The Black Photo Album

My family owns a little black book: an album of pictures that my grandfather took while fighting in WWII. There are a lot of photos that you would expect of young soldiers in a foreign country: men relaxing in the sun, playing cards, writing letters, and smoking. There are pictures of the landscape, things that he knew he most likely wouldn’t see again. One photo is of a friend my grandpa’s, a fellow soldier with his arms around three women. The caption reads that all three women were pregnant by that man at the same time. The women look happy and the soldier? Well, he has a very proud look in his twinkling eyes. I always laughed at that one.

Then the book takes a dramatic turn.

Photo after photo of horror and destruction and death. Piles of dead men and women, bony and stiff, heads shaved, eyes open in haunting terror. My grandfather was part of a wave of soldiers that swept through Auschwitz once it was liberated. He would never talk about that time except to say, “They were so hungry and we could only feed them a little at a time so that we didn’t make them sick.”

He would shake his head while he swiped at his nose; his eyes fixed on a distant memory that he could never, never forget. “Man, that was tough, that was tough.” We knew better than to ask more questions.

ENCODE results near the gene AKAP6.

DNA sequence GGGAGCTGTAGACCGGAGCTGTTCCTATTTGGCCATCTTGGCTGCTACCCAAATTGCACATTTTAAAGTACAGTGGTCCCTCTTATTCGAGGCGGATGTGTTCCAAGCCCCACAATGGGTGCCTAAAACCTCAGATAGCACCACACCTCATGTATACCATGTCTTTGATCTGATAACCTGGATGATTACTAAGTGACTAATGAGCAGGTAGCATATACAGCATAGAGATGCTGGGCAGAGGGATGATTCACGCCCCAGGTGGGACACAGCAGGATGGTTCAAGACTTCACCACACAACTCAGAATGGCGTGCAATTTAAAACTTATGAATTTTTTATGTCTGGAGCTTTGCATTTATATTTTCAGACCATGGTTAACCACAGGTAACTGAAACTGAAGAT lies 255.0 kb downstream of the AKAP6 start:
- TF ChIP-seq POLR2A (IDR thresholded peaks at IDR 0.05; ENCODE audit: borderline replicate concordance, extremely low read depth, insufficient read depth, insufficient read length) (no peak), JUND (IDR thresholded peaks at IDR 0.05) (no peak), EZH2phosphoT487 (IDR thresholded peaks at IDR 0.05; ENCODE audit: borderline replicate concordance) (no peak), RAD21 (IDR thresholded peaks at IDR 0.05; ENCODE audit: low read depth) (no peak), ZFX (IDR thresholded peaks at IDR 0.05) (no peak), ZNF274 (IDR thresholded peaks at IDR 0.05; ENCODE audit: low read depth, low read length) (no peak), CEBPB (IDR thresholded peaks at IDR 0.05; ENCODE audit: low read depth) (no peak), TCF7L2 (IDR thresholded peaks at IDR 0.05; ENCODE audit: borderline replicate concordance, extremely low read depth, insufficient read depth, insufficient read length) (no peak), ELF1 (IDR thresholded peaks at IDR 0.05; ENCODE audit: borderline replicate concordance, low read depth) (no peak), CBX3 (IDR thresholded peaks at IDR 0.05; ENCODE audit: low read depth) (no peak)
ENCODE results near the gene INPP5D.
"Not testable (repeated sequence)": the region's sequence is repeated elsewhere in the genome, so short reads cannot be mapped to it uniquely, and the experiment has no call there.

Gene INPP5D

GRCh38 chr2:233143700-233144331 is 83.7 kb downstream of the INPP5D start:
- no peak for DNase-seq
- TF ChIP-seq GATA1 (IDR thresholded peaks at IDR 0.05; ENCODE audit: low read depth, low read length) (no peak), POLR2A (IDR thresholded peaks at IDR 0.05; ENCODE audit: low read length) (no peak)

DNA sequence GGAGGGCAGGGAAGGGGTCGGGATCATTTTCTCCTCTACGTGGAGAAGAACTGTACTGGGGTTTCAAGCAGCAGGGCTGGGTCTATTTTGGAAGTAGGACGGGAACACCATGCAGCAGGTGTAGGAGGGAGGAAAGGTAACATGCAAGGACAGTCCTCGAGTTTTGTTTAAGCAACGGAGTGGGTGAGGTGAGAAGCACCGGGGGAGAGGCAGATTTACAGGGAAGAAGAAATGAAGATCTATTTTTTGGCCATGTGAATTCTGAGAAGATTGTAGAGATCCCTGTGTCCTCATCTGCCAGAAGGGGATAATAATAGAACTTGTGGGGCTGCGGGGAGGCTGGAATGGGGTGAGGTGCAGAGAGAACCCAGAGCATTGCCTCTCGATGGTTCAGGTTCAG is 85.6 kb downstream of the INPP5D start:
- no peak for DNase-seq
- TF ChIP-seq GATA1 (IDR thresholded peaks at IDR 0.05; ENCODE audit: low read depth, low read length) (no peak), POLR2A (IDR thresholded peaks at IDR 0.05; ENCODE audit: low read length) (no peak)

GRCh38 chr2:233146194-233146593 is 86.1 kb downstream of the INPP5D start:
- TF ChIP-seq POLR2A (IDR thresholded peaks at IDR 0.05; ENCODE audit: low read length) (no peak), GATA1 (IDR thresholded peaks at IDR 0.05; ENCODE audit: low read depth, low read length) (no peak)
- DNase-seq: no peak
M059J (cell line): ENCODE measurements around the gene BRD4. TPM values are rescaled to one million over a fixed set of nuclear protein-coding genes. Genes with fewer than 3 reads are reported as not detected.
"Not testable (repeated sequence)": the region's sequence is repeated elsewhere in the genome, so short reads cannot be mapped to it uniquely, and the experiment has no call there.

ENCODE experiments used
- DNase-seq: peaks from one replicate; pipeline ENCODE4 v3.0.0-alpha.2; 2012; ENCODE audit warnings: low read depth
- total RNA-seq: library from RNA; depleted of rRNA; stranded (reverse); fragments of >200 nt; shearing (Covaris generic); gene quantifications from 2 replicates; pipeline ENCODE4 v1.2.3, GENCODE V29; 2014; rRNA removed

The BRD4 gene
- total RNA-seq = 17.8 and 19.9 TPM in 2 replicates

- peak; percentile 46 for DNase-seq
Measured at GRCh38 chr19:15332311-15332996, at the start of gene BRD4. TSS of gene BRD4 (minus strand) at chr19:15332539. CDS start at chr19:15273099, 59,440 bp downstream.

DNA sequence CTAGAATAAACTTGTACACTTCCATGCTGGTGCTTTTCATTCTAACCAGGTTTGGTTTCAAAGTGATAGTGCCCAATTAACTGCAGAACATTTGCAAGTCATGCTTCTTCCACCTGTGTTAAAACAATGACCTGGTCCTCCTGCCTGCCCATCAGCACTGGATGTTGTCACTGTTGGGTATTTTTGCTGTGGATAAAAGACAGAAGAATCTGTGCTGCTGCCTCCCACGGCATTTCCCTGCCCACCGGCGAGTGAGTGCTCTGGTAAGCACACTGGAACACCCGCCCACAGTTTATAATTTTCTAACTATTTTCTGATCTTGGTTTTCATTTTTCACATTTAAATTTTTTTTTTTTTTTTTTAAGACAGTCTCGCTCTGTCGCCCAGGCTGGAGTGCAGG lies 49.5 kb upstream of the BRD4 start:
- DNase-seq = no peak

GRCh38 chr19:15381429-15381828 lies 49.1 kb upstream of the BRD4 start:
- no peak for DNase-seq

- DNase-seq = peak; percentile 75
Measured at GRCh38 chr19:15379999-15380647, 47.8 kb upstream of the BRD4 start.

I did dare to ask him once why he took the pictures. “No one here (America) believed that this was happening; that there were camps where people were starved and worked and tortured to death. No one believed us. I had to show them that it was true.”

Since the time that I first saw this album, I have been hesitantly, respectfully, cautiously intrigued by the Holocaust. I want to know their stories, hear their voices, feel the ache of what they went through. I cautiously seek out stories that will tell me more of that time. So that they will not be forgotten. So that I can connect with my grandpa, The Great Mr. Davis, and see what he had to witness at such a young age. In some small, insignificant way, I want to help carry the burden with them, though I know it’s not realistic that reading a book could do that. But their voices need to be heard. We must not forget what happened to them. As hard as it is to hear, I will listen to them.

A book that I read this week, The Butterfly and the Violin, while fictional, opened my eyes to more facts about the Holocaust. About Auschwitz.

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I read The Butterfly and the Violin in about two days. I devoured and completely adored this book. I haven’t done that in a long time. It’s real and expressive and stunning and beautiful. The plots, the characters, all of it spoke to my soul and I was not ready when it was over.

Two other books that I read often to never forget the stories not only of those that suffered simply because they were Jewish, but also of those brave enough to risk their lives to protect and hide those that needed it most:
The Hiding Place, by Corrie Ten Boom
Anne Frank Remembered by Miep Gies (the woman who helped those in the Secret Annex and found Anne’s diary after the attic was raided)

This is a very random post I realize, and I don’t have time to say all that I want to. But I thought I better tell you about it.
Until next time, friends.

B.D. Riehl is the author of The Earth is Full and The Heavens Are Telling, both available on Amazon.
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